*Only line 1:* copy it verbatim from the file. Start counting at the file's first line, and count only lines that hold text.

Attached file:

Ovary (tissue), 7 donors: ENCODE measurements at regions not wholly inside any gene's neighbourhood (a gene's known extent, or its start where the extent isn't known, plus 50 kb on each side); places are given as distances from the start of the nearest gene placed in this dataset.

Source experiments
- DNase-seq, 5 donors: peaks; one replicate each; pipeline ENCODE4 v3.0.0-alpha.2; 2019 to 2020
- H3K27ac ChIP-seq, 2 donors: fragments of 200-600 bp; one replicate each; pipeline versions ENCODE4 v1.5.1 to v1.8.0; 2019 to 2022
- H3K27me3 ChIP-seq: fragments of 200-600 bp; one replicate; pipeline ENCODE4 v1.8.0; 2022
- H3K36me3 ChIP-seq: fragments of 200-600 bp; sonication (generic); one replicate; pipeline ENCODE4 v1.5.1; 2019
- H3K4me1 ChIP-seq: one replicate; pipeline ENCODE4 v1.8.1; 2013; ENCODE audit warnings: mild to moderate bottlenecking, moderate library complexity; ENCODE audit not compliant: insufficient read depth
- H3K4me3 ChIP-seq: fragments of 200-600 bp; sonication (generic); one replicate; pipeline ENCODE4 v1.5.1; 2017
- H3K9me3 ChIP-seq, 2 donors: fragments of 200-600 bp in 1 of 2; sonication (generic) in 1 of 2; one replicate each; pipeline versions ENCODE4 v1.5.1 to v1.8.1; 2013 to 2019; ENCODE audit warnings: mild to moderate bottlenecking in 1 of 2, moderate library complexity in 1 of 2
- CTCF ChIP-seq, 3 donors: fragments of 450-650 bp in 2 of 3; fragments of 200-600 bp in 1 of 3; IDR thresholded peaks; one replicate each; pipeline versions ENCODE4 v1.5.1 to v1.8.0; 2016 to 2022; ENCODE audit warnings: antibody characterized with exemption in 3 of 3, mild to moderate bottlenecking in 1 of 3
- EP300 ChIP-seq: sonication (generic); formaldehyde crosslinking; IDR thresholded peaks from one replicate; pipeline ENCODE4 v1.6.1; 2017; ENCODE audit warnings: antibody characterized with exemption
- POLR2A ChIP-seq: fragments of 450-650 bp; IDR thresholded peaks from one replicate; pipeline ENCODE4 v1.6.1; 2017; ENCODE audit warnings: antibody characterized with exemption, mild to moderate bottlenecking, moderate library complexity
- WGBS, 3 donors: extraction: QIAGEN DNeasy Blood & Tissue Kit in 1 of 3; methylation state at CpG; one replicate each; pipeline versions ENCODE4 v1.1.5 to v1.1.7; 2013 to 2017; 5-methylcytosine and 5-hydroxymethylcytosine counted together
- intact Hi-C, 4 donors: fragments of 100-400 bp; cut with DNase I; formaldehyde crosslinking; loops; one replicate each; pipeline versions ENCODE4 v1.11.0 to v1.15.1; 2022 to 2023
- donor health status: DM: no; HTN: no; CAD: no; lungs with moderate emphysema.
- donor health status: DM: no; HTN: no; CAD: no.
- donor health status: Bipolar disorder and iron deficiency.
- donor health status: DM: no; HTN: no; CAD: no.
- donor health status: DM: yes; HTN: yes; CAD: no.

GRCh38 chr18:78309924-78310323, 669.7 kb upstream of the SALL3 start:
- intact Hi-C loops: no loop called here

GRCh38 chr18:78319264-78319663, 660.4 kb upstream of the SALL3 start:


Ovary (tissue), 7 donors: ENCODE measurements at regions not wholly inside any gene's neighbourhood (a gene's known extent, or its start where the extent isn't known, plus 50 kb on each side); places are given as distances from the start of the nearest gene placed in this dataset.